Pro’s & Con’s of Taking the Oral Deposition
This article is about the pro’s & con’s of taking an oral deposition. When deciding whether or not to take an oral deposition, take some time and careful consideration to the benefits and possible takeaways from doing so. When making this choice, keep your main focus on the goals of the deposition, choose the best methods in achieving those goals, and try to anticipate anything that could stand in the way of those goals.
Here are some of the Pro’s of taking an oral deposition
Locking in testimony- Depositions are generally the best practice for locking the testimony of unwilling or unfriendly witnesses and opposing parties.
Spontaneous responses- You may derive more complete and spontaneous answers to questions than with interrogatories because the witness is far less likely to have rehearsed testimony with opposing counsel. This is also helpful when witnesses are being evasive or dodging questions because you can immediately narrow your line of questioning resulting in more precise answers.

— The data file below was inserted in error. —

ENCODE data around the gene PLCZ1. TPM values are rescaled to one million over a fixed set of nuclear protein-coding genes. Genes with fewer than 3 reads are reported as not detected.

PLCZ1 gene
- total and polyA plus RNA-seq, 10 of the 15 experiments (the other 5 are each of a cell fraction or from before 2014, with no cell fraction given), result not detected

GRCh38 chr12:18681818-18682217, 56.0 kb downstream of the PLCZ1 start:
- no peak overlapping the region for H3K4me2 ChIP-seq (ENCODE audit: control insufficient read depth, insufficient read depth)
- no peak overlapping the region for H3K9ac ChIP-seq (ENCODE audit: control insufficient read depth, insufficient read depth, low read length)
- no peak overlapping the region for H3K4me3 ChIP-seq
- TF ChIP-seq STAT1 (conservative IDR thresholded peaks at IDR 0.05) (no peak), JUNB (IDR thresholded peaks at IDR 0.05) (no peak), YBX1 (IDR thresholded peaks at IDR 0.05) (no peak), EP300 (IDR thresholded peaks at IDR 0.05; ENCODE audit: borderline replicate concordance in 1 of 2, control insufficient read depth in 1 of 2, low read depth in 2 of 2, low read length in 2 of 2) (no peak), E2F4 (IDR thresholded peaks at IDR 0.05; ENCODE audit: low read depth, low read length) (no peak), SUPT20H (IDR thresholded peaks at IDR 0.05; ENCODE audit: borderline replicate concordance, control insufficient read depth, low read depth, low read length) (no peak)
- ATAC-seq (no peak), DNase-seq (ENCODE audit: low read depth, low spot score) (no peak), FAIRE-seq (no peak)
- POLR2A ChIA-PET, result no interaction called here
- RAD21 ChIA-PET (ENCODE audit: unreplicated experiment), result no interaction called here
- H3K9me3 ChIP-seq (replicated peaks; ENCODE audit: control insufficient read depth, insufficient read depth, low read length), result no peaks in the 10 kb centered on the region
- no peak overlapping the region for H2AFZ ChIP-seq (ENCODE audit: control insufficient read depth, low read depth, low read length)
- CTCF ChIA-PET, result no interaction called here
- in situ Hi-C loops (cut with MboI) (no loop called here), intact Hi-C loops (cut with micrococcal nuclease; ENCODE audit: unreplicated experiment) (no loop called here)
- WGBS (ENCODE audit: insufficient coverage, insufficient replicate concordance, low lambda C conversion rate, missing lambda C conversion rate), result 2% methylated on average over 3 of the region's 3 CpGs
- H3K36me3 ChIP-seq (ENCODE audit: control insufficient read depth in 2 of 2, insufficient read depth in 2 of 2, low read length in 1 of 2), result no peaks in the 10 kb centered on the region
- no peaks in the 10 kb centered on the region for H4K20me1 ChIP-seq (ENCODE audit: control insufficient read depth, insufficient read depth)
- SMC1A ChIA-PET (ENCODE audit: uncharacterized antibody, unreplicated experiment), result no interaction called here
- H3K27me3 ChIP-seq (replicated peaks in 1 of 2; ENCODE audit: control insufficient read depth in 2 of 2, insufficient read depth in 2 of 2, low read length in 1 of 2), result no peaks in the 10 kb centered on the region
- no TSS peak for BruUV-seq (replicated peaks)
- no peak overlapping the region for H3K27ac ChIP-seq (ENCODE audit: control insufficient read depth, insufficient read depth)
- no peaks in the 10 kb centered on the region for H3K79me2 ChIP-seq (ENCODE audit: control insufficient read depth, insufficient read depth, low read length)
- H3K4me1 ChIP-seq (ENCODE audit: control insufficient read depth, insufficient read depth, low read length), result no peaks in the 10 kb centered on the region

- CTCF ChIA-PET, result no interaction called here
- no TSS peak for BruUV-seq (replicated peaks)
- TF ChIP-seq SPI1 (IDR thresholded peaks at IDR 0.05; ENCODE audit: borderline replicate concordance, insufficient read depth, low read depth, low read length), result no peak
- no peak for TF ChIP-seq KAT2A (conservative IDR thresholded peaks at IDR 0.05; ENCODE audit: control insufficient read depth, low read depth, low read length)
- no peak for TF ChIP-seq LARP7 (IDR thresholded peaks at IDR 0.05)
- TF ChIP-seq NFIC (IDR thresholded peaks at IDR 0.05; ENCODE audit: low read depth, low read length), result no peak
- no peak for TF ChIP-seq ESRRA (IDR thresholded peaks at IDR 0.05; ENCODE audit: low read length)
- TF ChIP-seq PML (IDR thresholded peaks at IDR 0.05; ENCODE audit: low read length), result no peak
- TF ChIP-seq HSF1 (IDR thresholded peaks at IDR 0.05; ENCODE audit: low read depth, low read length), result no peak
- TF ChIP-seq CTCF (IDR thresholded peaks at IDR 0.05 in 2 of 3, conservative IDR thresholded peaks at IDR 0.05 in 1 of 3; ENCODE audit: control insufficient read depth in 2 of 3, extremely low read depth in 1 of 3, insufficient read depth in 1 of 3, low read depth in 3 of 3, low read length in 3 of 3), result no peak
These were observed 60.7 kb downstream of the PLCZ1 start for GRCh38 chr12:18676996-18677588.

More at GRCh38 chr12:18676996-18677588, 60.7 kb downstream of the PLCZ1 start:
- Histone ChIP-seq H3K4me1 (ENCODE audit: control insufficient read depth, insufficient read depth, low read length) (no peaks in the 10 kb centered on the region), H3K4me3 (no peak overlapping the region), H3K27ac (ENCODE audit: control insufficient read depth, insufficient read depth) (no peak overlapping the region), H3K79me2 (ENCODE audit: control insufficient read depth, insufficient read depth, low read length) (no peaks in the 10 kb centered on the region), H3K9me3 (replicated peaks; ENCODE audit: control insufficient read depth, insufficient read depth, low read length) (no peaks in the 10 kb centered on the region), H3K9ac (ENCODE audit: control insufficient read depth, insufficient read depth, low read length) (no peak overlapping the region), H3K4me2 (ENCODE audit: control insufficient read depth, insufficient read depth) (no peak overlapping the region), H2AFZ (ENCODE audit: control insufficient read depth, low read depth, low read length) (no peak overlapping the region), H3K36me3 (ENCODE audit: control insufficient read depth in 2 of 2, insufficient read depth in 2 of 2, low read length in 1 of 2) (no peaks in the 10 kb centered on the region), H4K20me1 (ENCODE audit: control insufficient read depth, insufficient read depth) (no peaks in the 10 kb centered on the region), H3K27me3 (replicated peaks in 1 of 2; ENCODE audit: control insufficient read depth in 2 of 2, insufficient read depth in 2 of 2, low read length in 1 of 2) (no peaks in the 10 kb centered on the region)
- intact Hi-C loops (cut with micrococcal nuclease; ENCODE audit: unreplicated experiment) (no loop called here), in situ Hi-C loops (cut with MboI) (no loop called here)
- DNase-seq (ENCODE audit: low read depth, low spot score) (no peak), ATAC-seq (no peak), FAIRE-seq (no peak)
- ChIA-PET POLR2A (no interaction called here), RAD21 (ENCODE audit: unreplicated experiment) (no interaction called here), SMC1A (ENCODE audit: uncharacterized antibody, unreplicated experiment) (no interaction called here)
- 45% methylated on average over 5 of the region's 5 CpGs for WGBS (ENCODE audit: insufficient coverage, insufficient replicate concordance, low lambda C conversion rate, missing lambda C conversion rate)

Promotes potential settlement- If one of your goals is to settle the case, carefully choose your line of questioning and support them with solid documents. If you are deposing someone with settlement authority, showing the strength of your case could weaken the opposing side’s confidence in going to trial.
Here are some Con’s of taking the oral deposition
Reveals some information to the other side- You lose some advantage to the other side by no longer being able to surprise them with your line of questioning on the stand at trial. They will be more prepared on their defense and could anticipate some of your probable areas of examination.
Educating witnesses- Witnesses who make a poor showing at the deposition have now got the opportunity to refine their ability to be a better witness at trial.
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